April 19, 2019

Retiring: Helping Banks Flag Fraud Against Seniors

“Then the buyer calls and says, ‘I paid too much, send me back $100, or $400,’” Ms. Sykes said. “They try to get the customer’s banking information that way.” Wiring money can be another way to obtain a person’s account information.

The bank, on California’s affluent central coast, also has seen a major uptick in check fraud, with more than five times as many fraudulent check cases reported so far in 2018, compared with the same period of 2014, she said.

“It’s been a heartbreaking year,” she said.

As they see more fraud directed at older customers, banks are stepping up their warnings, monitoring and education efforts. First Financial Bank in Abilene, Tex., for example, certifies its employees as “fraud busters” after they are trained to recognize potentially fraudulent actions.

More active steps, including the education of customers, are likely to spread under the Senior Safe Act, as banks tackle the reluctance that many older people have to report fraud. Noel A. DeSantis, an assistant district attorney in Philadelphia who specializes in financial crimes against seniors, said older people can be ashamed and afraid to admit they are victims.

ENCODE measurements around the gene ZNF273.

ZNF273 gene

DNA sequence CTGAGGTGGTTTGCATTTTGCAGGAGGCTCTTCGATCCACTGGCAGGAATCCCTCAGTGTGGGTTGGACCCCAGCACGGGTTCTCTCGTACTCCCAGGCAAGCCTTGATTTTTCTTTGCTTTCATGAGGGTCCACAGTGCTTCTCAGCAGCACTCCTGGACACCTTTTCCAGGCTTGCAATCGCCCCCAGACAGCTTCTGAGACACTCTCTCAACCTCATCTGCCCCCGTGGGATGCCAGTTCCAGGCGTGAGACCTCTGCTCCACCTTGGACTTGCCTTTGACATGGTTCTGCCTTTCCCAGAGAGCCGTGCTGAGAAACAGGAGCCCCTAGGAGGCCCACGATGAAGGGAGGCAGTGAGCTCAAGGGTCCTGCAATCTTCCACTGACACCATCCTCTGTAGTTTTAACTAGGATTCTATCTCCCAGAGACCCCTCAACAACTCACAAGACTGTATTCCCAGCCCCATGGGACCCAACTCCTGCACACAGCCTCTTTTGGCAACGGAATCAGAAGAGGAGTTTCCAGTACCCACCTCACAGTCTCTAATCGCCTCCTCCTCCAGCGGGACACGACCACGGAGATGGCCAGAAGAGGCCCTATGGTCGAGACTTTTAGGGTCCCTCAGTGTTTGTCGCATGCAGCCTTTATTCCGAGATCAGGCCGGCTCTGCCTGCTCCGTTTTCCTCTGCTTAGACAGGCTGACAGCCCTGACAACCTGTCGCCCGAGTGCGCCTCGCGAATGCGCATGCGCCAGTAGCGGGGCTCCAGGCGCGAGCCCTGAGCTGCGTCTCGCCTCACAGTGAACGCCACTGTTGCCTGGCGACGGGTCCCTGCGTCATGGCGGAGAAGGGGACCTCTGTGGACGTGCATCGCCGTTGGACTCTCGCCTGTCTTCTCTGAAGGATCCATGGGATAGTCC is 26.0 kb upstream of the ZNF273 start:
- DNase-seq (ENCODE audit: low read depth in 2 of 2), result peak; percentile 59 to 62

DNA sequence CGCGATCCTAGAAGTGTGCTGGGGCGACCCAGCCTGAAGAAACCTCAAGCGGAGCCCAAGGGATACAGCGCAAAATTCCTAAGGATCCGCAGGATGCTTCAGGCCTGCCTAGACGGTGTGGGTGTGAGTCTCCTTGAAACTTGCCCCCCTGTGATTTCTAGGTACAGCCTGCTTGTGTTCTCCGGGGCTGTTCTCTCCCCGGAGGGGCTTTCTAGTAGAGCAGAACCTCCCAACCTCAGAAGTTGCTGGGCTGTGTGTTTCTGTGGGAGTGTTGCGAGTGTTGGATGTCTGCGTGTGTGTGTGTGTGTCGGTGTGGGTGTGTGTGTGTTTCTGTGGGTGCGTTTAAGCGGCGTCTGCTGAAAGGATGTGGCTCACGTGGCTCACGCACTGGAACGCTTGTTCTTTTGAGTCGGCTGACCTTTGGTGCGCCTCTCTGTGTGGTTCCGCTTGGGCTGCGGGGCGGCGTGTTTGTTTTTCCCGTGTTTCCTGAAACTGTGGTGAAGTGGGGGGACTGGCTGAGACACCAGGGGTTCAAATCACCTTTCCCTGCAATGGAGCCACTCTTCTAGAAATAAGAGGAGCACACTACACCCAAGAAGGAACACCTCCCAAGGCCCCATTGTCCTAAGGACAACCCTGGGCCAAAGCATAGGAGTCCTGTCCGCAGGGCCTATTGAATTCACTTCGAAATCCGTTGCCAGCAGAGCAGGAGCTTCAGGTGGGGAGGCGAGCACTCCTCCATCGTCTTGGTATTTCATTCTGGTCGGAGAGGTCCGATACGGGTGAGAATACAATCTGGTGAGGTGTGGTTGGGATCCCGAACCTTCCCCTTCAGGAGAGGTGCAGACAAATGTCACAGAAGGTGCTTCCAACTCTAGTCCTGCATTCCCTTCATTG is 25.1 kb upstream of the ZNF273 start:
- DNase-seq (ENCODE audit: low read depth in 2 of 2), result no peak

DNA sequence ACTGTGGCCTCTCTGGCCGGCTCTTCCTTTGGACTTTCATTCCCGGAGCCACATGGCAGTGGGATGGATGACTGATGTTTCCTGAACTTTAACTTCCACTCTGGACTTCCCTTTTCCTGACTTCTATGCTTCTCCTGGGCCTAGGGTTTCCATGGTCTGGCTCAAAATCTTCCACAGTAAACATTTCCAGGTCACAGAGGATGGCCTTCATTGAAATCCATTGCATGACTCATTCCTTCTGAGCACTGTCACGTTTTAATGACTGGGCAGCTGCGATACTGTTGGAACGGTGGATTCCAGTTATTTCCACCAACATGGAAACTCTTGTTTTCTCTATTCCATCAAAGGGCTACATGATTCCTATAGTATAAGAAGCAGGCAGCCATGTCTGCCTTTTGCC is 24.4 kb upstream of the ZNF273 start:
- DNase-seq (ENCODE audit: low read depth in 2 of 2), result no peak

Ms. DeSantis prosecuted one case in which an 87-year-old Philadelphia woman suddenly withdrew $600, which was most of her savings, from her bank branch. Accompanying her at the bank was a younger woman whom the teller did not recognize.

“The teller knew the account holder and was concerned she wasn’t acting normally, but she said she wanted the money. So he had to give it to her,” Ms. DeSantis said. The teller alerted the bank manager, who preserved the video of the transaction.

Later, when the customer reported the episode to the police, the video was used as evidence to convict the woman who accompanied her.

Article source: https://www.nytimes.com/2018/08/18/business/banks-financial-fraud-seniors.html?partner=rss&emc=rss

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